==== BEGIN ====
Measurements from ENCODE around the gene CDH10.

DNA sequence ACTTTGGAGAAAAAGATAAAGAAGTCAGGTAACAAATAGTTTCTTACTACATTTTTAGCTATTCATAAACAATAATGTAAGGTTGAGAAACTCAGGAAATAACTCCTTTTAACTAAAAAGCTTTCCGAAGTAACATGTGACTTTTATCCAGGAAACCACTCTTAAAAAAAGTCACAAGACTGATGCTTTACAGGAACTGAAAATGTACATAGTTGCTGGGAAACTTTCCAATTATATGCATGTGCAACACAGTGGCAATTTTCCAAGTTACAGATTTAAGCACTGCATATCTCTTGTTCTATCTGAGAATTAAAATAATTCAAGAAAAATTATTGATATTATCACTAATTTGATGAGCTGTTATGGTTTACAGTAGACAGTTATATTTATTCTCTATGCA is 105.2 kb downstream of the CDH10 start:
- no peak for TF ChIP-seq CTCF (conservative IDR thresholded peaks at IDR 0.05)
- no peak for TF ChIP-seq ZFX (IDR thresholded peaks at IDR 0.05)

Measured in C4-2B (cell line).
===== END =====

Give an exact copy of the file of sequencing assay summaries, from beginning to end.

Measurements from ENCODE around the gene CDH10.

DNA sequence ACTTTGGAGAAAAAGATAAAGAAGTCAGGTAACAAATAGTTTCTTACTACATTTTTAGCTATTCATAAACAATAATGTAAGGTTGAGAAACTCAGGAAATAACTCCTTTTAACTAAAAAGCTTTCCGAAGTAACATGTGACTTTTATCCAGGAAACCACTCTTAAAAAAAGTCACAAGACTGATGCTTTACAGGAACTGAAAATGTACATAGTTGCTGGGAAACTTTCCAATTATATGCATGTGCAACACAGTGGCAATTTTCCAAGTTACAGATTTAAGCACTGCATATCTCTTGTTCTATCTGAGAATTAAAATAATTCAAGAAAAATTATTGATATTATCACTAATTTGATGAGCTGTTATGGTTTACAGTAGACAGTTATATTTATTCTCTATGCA is 105.2 kb downstream of the CDH10 start:
- no peak for TF ChIP-seq CTCF (conservative IDR thresholded peaks at IDR 0.05)
- no peak for TF ChIP-seq ZFX (IDR thresholded peaks at IDR 0.05)

Measured in C4-2B (cell line).